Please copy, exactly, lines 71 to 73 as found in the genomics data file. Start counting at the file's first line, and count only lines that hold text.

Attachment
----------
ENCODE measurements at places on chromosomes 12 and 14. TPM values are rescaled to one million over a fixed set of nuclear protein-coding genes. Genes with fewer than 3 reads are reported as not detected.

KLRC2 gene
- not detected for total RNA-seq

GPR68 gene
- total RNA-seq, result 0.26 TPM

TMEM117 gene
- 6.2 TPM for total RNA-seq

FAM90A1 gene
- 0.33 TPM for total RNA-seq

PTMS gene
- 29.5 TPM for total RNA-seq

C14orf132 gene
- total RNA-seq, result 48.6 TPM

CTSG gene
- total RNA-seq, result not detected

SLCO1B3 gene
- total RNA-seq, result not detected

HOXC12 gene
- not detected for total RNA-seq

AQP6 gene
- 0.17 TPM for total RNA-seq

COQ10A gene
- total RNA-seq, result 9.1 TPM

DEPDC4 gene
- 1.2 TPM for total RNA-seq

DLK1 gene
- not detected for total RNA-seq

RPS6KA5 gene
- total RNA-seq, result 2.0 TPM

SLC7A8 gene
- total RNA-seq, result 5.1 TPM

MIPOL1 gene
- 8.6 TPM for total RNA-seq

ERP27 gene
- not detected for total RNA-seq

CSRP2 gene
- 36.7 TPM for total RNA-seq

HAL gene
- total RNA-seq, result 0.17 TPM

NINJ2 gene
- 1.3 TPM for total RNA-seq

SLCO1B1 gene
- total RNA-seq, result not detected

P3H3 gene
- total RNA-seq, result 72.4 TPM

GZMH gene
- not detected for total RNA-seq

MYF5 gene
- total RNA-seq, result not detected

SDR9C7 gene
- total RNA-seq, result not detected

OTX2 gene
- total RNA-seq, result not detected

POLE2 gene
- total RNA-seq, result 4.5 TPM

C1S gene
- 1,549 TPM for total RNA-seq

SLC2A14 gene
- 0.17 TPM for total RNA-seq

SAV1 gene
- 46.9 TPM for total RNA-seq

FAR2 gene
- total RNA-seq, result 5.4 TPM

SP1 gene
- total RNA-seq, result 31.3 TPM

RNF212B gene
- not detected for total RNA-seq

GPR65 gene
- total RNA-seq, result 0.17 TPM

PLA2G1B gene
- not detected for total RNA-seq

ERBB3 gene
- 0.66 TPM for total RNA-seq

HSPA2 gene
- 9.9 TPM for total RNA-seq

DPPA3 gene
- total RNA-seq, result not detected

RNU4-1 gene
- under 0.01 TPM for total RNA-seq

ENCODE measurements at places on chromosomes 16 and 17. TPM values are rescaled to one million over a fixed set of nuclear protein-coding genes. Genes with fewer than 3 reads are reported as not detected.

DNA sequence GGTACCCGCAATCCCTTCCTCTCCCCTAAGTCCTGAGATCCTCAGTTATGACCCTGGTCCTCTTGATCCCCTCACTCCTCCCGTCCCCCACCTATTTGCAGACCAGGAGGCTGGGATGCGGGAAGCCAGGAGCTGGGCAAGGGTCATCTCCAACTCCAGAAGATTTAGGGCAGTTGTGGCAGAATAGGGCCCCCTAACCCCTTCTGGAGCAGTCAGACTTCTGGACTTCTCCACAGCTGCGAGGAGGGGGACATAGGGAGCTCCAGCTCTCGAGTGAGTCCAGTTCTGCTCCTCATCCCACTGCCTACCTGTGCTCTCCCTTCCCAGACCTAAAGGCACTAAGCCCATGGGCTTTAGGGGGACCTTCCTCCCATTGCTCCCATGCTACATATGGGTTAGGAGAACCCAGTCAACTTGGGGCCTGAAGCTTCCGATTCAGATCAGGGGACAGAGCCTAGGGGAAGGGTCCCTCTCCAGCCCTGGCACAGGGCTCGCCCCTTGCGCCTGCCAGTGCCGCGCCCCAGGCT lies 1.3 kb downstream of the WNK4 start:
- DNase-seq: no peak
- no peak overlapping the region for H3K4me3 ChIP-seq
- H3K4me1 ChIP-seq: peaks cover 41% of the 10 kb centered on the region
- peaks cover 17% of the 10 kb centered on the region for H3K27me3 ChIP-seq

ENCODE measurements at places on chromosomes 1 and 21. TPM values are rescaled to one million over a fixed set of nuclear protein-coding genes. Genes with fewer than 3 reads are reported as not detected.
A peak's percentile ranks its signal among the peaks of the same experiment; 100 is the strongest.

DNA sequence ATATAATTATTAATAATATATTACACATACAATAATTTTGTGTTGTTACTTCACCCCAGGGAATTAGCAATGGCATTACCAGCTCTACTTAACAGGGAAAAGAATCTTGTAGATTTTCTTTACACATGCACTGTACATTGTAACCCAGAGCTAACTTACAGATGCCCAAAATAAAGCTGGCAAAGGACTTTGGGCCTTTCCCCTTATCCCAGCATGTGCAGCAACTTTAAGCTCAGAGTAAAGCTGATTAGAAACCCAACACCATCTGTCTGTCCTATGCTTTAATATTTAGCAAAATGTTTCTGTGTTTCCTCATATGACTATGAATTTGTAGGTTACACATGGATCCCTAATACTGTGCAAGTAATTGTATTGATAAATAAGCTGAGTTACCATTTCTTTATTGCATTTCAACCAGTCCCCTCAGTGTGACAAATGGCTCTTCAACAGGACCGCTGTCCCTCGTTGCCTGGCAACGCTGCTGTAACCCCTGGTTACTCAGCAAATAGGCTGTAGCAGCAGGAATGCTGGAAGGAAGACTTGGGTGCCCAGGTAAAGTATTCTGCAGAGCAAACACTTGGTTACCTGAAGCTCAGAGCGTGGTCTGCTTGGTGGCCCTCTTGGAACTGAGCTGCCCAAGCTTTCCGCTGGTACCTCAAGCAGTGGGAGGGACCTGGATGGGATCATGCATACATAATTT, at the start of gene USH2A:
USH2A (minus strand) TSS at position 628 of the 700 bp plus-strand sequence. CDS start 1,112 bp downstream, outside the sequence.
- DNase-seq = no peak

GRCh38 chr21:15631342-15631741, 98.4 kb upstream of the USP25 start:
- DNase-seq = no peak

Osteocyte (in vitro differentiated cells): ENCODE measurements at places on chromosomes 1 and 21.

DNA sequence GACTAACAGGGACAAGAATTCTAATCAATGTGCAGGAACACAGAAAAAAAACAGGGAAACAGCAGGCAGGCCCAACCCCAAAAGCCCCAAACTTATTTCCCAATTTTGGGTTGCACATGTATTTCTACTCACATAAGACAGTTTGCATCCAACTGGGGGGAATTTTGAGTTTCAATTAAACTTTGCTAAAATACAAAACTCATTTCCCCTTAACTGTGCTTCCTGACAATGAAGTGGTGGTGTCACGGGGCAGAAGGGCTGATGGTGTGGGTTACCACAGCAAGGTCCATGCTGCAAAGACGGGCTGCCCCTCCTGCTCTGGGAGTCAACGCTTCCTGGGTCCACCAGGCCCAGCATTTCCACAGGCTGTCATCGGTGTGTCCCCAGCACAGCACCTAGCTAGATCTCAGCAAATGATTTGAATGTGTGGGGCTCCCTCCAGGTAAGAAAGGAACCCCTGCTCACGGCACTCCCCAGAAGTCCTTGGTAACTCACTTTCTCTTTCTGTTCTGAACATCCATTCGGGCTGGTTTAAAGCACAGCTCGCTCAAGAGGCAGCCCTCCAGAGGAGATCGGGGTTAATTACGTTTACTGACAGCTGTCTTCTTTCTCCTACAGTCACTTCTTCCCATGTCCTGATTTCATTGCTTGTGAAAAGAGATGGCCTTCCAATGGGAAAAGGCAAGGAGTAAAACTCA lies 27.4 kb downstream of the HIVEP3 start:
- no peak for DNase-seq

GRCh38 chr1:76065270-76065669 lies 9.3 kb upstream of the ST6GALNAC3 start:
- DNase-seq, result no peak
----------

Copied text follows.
- not detected for total RNA-seq

ERBB3 gene
- 0.66 TPM for total RNA-seq